Lis Blanco is a PhD candidate in anthropology at the University of Campinas (UNICAMP), Brazil. She holds an MA in social anthropology and a BA in social sciences from UNICAMP. She was a visiting scholar at the Food Observatory at the University of Barcelona, Spain, and in the Anthropology Department at the University of California, Berkeley. Her current PhD research examines the transformation of the category of “Hunger” into “Food Insecurity” through the social trajectory of the Zero Hunger Program. As a sociocultural anthropologist focused in Latin American contexts, she is interested in the study of public policies and statecraft intertwined with the production and consolidation of social and economic inequalities. Lately, she has been working with international cooperation research projects on Covid-19’s socioeconomic consequences in poor households and on food access in vulnerable communities. She is the editor of PROA Journal of Anthropology and Art, a member of the Laboratory of Symbolic Production and Anthropology, and a member of the Brazilian Network of Researchers in Food Security and Sovereignty.
Postdoctoral Scholar and Fellow, University of Chicago
Christof Brandtner is assistant professor at EM Lyon, a fellow at the Mansueto Institute for Urban Innovation at the University of Chicago, and a senior research fellow at the Civic Life of Cities Lab at Stanford University. As an organizational sociologist, Christof studies how practices intended to solve social and environmental problems in cities emerge, diffuse, and change. His published work examines organizational responses to institutional changes, including urban resilience to public health and climate crises and professionalism in urban civil society. He is currently completing “Cities in Action: Climate Change and the Organization of Cities” (under contract with Columbia University Press). Christof holds a PhD and MA in sociology from Stanford University.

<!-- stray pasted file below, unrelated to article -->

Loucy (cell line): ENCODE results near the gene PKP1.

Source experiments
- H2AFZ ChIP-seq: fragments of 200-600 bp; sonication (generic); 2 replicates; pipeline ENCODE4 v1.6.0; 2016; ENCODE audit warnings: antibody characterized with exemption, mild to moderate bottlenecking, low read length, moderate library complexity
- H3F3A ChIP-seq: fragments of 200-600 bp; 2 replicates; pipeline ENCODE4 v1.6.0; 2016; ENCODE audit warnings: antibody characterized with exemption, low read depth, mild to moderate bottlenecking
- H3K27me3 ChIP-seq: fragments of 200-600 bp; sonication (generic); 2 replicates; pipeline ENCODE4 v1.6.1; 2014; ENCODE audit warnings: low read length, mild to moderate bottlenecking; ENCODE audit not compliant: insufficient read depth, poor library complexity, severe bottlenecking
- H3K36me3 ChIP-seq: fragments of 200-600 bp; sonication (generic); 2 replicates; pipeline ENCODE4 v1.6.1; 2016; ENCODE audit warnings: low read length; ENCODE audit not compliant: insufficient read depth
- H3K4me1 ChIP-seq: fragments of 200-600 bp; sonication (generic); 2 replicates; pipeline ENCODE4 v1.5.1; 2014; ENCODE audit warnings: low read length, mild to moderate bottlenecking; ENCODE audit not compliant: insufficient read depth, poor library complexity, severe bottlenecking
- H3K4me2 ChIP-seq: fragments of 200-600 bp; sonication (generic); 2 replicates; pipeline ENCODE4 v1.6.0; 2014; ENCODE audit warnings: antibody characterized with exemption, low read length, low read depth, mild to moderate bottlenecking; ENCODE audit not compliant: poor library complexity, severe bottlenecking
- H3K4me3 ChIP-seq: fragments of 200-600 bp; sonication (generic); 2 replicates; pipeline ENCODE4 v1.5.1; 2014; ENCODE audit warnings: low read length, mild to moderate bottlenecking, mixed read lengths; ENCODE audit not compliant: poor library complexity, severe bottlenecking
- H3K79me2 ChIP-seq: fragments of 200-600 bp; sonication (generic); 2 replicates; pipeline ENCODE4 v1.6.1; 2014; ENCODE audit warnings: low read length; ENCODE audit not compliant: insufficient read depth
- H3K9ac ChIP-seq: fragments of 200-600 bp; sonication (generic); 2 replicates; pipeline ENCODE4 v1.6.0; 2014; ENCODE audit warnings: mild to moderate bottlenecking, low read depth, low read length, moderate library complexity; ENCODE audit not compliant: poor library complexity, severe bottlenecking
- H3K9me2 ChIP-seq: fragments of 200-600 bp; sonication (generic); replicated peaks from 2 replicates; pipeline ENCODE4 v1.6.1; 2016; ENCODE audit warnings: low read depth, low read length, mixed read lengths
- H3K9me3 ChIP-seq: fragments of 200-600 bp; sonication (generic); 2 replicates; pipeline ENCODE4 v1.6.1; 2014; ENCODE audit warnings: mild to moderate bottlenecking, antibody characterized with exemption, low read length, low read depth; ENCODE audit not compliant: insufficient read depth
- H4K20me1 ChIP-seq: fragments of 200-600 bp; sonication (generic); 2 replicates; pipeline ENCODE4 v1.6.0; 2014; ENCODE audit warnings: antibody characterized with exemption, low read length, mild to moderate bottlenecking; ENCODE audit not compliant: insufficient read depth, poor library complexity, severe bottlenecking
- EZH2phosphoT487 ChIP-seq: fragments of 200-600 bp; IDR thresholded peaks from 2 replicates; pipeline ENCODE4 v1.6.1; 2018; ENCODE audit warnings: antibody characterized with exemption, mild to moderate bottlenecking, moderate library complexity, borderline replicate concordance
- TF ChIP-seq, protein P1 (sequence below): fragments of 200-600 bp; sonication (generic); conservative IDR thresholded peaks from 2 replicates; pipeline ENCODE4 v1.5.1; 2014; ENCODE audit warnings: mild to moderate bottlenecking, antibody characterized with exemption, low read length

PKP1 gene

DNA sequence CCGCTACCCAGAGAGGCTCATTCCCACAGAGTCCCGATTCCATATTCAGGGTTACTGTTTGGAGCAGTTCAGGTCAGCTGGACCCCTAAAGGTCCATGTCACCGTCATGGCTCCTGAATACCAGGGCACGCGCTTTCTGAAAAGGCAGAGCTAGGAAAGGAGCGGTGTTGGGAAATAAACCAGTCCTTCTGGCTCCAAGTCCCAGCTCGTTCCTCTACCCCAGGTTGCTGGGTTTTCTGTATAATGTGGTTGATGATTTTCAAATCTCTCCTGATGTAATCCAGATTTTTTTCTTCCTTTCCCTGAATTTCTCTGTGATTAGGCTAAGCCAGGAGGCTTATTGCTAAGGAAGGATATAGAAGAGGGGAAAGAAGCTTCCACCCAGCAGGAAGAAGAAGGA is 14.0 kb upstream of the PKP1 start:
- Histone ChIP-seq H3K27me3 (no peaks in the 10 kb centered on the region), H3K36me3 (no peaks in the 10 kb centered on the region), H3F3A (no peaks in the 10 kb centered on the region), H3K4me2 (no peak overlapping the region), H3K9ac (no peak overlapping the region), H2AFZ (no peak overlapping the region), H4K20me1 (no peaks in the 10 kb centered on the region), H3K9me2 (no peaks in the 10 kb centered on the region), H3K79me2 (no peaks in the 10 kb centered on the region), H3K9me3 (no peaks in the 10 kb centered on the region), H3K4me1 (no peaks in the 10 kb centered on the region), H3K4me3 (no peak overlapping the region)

Doctoral Candidate, Social Anthropology, National Museum in Rio de Janeiro
Aline Maia Nascimento is a Black Brazilian social scientist and social justice activist. She is a doctoral candidate in social anthropology at the National Museum in Rio de Janeiro as well as the executive coordinator of the Human Rights team at the Observatório de Favelas, a social organization located in the Maré favela in Rio de Janeiro, Brazil. Her research focuses on the ways in which homicide victims' mothers organize their activism to ensure life and justice by denouncing police violence and preventing Black youth death. Using anthropological ethnographic methods, the research explores how mothers’ political participation impacts public homicide prevention policies and drives new ways of understanding society's organization, social justice, and democracy in Brazil.